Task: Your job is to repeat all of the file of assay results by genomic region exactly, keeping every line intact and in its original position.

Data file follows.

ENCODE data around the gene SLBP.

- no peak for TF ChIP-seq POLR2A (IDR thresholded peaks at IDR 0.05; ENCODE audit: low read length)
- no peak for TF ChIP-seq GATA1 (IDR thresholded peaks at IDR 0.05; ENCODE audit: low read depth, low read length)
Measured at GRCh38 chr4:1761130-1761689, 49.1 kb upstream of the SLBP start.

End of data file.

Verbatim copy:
ENCODE data around the gene SLBP.

- no peak for TF ChIP-seq POLR2A (IDR thresholded peaks at IDR 0.05; ENCODE audit: low read length)
- no peak for TF ChIP-seq GATA1 (IDR thresholded peaks at IDR 0.05; ENCODE audit: low read depth, low read length)
Measured at GRCh38 chr4:1761130-1761689, 49.1 kb upstream of the SLBP start.